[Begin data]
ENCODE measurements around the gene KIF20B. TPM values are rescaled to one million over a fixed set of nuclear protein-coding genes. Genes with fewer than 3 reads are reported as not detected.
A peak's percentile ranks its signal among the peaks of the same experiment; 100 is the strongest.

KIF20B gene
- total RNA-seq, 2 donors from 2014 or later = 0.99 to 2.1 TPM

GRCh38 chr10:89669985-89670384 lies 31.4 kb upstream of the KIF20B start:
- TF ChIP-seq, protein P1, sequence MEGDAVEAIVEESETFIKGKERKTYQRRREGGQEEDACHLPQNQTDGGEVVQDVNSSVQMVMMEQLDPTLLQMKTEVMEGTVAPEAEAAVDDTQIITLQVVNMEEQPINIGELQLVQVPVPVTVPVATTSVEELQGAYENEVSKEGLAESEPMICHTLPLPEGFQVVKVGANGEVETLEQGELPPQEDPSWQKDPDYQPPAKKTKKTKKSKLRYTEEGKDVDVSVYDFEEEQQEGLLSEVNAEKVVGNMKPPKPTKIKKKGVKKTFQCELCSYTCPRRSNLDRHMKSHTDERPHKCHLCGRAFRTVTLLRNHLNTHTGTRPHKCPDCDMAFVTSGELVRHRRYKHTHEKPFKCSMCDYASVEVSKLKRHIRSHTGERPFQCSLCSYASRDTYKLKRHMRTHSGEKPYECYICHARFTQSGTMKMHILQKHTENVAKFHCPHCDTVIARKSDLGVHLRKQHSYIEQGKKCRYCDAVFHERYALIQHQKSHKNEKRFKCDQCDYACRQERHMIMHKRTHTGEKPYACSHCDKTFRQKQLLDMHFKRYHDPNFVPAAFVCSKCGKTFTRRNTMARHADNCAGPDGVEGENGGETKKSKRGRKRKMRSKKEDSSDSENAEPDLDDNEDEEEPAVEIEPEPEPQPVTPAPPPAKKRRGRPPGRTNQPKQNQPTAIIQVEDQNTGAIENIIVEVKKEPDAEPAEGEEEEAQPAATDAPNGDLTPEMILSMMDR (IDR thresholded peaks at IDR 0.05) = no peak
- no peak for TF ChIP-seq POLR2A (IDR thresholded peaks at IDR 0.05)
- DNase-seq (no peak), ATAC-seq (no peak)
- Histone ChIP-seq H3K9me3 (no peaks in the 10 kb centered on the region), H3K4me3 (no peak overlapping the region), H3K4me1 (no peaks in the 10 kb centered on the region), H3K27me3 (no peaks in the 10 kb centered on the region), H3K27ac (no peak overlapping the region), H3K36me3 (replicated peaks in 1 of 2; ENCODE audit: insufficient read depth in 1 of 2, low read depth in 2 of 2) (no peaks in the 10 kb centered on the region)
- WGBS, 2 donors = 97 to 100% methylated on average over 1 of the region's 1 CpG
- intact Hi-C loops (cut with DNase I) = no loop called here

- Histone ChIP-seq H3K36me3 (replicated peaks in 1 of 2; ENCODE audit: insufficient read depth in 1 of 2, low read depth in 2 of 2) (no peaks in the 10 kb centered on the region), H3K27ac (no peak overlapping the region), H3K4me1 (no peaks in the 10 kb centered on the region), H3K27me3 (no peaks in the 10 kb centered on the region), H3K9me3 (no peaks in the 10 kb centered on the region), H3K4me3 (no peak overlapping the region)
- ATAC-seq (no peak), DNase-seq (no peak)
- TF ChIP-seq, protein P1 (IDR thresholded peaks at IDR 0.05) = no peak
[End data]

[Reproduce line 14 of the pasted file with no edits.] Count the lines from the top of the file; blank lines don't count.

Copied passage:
- TF ChIP-seq, protein P1 (IDR thresholded peaks at IDR 0.05) = no peak